Franck on the Danger of Kennedy's Decision


Matthew Franck writes in First Things:

Justice Kennedy"... It was in the less explosive, but still volatile Windsor case that the Court reached the merits, but only after considerable wrangling here too about whether DOMA could be defended in federal court by counsel retained by the House of Representatives, after the Obama administration withdrew from a legal defense of the act in court. (What is it about the cause of same-sex marriage that prompts so many of its advocates in the political class to abdicate the most elementary responsibilities enjoined by their oaths of office?) Chief Justice Roberts and Justices Scalia and Thomas would have held that in Windsor too there was no case for the Court to decide, and were thus willing to see DOMA’s challenged Section 3, enacting a federal-law definition of marriage, fall prey to an interbranch political struggle in which the president has the upper hand over Congress.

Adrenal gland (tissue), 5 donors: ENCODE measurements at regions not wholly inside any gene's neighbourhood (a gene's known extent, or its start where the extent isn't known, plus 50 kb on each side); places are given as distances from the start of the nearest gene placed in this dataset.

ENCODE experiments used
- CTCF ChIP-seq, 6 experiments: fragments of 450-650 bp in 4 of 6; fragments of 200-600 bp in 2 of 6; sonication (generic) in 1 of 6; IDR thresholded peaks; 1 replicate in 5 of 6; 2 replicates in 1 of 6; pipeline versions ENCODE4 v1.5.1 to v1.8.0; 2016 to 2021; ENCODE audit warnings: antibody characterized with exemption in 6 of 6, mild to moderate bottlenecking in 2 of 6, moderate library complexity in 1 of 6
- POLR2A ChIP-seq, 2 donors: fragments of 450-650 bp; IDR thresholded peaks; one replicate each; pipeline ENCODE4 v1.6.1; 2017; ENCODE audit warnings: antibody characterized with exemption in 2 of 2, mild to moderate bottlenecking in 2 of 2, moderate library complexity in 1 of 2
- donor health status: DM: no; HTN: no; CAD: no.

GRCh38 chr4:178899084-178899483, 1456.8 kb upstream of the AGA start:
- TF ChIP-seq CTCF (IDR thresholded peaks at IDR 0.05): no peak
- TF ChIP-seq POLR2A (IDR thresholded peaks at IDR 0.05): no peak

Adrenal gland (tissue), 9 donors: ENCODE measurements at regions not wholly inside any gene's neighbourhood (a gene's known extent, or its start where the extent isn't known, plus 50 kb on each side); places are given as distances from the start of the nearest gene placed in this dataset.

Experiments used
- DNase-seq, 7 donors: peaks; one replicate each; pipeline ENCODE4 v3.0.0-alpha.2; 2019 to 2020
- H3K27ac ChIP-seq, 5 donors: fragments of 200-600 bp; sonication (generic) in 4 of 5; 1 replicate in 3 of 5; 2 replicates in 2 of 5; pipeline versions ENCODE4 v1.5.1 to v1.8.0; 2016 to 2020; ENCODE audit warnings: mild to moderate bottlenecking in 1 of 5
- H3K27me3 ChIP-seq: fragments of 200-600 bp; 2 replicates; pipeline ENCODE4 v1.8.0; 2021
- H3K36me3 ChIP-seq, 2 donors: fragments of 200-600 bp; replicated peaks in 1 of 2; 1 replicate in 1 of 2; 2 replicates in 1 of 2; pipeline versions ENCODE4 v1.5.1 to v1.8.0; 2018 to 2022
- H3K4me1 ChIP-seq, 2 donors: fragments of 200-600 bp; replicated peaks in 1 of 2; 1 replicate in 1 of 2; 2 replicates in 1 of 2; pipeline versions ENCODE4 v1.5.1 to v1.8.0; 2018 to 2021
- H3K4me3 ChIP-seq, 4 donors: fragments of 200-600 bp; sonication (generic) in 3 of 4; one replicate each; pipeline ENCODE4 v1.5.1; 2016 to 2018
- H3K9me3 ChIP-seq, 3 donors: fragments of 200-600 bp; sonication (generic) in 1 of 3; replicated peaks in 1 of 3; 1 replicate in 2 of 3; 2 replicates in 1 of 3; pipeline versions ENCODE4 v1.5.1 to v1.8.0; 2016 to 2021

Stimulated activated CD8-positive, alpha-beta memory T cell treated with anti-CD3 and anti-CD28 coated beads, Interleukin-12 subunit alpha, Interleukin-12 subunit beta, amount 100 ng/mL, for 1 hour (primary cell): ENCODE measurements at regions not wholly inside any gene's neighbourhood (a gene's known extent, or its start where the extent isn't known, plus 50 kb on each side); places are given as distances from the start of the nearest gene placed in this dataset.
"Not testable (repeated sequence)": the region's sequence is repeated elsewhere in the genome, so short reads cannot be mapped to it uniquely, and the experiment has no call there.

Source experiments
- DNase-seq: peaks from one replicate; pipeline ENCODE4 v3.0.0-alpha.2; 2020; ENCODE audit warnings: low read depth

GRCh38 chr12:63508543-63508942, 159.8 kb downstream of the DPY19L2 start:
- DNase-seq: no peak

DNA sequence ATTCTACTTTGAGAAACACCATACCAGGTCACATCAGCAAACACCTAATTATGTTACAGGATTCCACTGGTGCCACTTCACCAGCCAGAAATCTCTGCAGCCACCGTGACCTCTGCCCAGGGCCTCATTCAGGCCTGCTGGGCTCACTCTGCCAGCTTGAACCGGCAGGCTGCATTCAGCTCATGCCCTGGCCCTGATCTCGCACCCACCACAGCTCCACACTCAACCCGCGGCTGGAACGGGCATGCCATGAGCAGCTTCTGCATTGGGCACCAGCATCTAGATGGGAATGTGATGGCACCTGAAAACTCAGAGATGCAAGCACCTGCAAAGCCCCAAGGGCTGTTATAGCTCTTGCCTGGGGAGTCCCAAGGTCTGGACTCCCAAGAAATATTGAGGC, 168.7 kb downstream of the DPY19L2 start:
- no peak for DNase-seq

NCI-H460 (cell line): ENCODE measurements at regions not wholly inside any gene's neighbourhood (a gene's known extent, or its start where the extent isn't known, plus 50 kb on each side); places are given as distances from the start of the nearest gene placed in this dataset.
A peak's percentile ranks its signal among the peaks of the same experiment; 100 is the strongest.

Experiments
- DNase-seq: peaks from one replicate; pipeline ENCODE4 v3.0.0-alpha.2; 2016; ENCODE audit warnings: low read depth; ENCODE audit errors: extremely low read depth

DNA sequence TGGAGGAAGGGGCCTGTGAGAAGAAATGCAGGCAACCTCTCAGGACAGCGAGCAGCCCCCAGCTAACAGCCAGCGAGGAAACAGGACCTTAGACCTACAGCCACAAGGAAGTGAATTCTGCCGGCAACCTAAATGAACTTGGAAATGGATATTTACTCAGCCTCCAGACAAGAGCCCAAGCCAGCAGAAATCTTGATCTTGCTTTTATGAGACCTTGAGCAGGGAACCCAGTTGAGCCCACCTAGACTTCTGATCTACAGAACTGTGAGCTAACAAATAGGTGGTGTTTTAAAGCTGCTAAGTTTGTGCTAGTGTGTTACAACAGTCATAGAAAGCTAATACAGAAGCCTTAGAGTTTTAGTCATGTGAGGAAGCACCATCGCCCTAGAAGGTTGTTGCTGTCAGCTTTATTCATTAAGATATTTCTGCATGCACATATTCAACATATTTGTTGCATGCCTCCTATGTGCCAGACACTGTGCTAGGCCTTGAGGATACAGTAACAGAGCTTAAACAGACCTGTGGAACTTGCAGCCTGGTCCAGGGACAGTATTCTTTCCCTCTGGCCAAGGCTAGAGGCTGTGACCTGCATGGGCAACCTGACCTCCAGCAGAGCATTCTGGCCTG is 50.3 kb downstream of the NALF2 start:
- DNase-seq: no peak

But the Windsor majority led by Justice Kennedy—which included Justices Ginsburg, Breyer and Kagan, who curiously saw a party with standing here, where they did not see one in Hollingsworth—went to the merits and overturned DOMA’s Section 3. The opinion was of a kind we are used to seeing by now from Justice Kennedy: long on windy rhetoric about “dignity” and ad hominem attacks on the basic human decency of the law’s defenders, and short on actual coherent legal reasoning from recognizable constitutional principles.

...Justice Kennedy’s Windsor opinion on the merits deserves all the scorn heaped on it by Justice Scalia’s dissent, as well as all of Justice Alito’s penetrating observations in his separate dissent that “what is marriage?” is the key question, which the people and their representatives are entitled to decide for themselves, in Congress and in the states. Kennedy’s opinion is as shabby and question-begging as they say—and then some—but the real danger lies in its contemptible contempt for the millions of Americans who disagree with a “progressive” redefinition of marriage that severs its connection to childbearing, mothering, and fathering."

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